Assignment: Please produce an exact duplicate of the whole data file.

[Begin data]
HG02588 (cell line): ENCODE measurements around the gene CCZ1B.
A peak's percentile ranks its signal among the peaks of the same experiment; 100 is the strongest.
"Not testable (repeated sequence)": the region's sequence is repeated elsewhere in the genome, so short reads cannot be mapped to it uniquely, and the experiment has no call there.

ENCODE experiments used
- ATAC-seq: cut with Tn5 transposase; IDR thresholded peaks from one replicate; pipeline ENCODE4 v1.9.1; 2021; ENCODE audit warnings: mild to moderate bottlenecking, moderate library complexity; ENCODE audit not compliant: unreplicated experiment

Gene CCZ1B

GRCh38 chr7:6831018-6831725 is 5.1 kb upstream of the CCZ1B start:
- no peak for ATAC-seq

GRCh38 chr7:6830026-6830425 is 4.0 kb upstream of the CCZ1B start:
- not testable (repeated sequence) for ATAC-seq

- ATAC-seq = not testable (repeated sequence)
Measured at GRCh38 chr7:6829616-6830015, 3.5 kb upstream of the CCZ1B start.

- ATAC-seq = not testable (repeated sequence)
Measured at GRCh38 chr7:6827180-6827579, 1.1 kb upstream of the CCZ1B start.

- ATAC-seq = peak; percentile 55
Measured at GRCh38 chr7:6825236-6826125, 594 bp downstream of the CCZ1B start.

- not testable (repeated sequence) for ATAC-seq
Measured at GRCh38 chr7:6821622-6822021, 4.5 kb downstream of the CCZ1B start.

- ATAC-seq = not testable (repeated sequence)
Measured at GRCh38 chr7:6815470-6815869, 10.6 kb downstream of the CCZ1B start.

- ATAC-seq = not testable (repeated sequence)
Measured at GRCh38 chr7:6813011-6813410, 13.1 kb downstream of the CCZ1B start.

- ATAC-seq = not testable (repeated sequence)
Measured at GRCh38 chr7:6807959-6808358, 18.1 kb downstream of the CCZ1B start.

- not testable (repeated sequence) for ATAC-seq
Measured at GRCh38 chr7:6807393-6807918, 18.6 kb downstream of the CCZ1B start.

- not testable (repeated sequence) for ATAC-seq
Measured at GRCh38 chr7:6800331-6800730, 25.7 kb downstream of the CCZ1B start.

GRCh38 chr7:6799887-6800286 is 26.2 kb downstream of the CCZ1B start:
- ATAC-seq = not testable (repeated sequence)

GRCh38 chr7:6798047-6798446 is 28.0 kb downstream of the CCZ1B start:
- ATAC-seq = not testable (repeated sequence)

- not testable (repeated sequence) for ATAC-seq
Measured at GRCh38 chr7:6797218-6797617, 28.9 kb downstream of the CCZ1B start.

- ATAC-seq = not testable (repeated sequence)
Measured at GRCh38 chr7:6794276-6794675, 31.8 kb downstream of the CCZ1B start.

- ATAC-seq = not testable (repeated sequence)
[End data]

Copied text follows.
HG02588 (cell line): ENCODE measurements around the gene CCZ1B.
A peak's percentile ranks its signal among the peaks of the same experiment; 100 is the strongest.
"Not testable (repeated sequence)": the region's sequence is repeated elsewhere in the genome, so short reads cannot be mapped to it uniquely, and the experiment has no call there.

ENCODE experiments used
- ATAC-seq: cut with Tn5 transposase; IDR thresholded peaks from one replicate; pipeline ENCODE4 v1.9.1; 2021; ENCODE audit warnings: mild to moderate bottlenecking, moderate library complexity; ENCODE audit not compliant: unreplicated experiment

Gene CCZ1B

GRCh38 chr7:6831018-6831725 is 5.1 kb upstream of the CCZ1B start:
- no peak for ATAC-seq

GRCh38 chr7:6830026-6830425 is 4.0 kb upstream of the CCZ1B start:
- not testable (repeated sequence) for ATAC-seq

- ATAC-seq = not testable (repeated sequence)
Measured at GRCh38 chr7:6829616-6830015, 3.5 kb upstream of the CCZ1B start.

- ATAC-seq = not testable (repeated sequence)
Measured at GRCh38 chr7:6827180-6827579, 1.1 kb upstream of the CCZ1B start.

- ATAC-seq = peak; percentile 55
Measured at GRCh38 chr7:6825236-6826125, 594 bp downstream of the CCZ1B start.

- not testable (repeated sequence) for ATAC-seq
Measured at GRCh38 chr7:6821622-6822021, 4.5 kb downstream of the CCZ1B start.

- ATAC-seq = not testable (repeated sequence)
Measured at GRCh38 chr7:6815470-6815869, 10.6 kb downstream of the CCZ1B start.

- ATAC-seq = not testable (repeated sequence)
Measured at GRCh38 chr7:6813011-6813410, 13.1 kb downstream of the CCZ1B start.

- ATAC-seq = not testable (repeated sequence)
Measured at GRCh38 chr7:6807959-6808358, 18.1 kb downstream of the CCZ1B start.

- not testable (repeated sequence) for ATAC-seq
Measured at GRCh38 chr7:6807393-6807918, 18.6 kb downstream of the CCZ1B start.

- not testable (repeated sequence) for ATAC-seq
Measured at GRCh38 chr7:6800331-6800730, 25.7 kb downstream of the CCZ1B start.

GRCh38 chr7:6799887-6800286 is 26.2 kb downstream of the CCZ1B start:
- ATAC-seq = not testable (repeated sequence)

GRCh38 chr7:6798047-6798446 is 28.0 kb downstream of the CCZ1B start:
- ATAC-seq = not testable (repeated sequence)

- not testable (repeated sequence) for ATAC-seq
Measured at GRCh38 chr7:6797218-6797617, 28.9 kb downstream of the CCZ1B start.

- ATAC-seq = not testable (repeated sequence)
Measured at GRCh38 chr7:6794276-6794675, 31.8 kb downstream of the CCZ1B start.

- ATAC-seq = not testable (repeated sequence)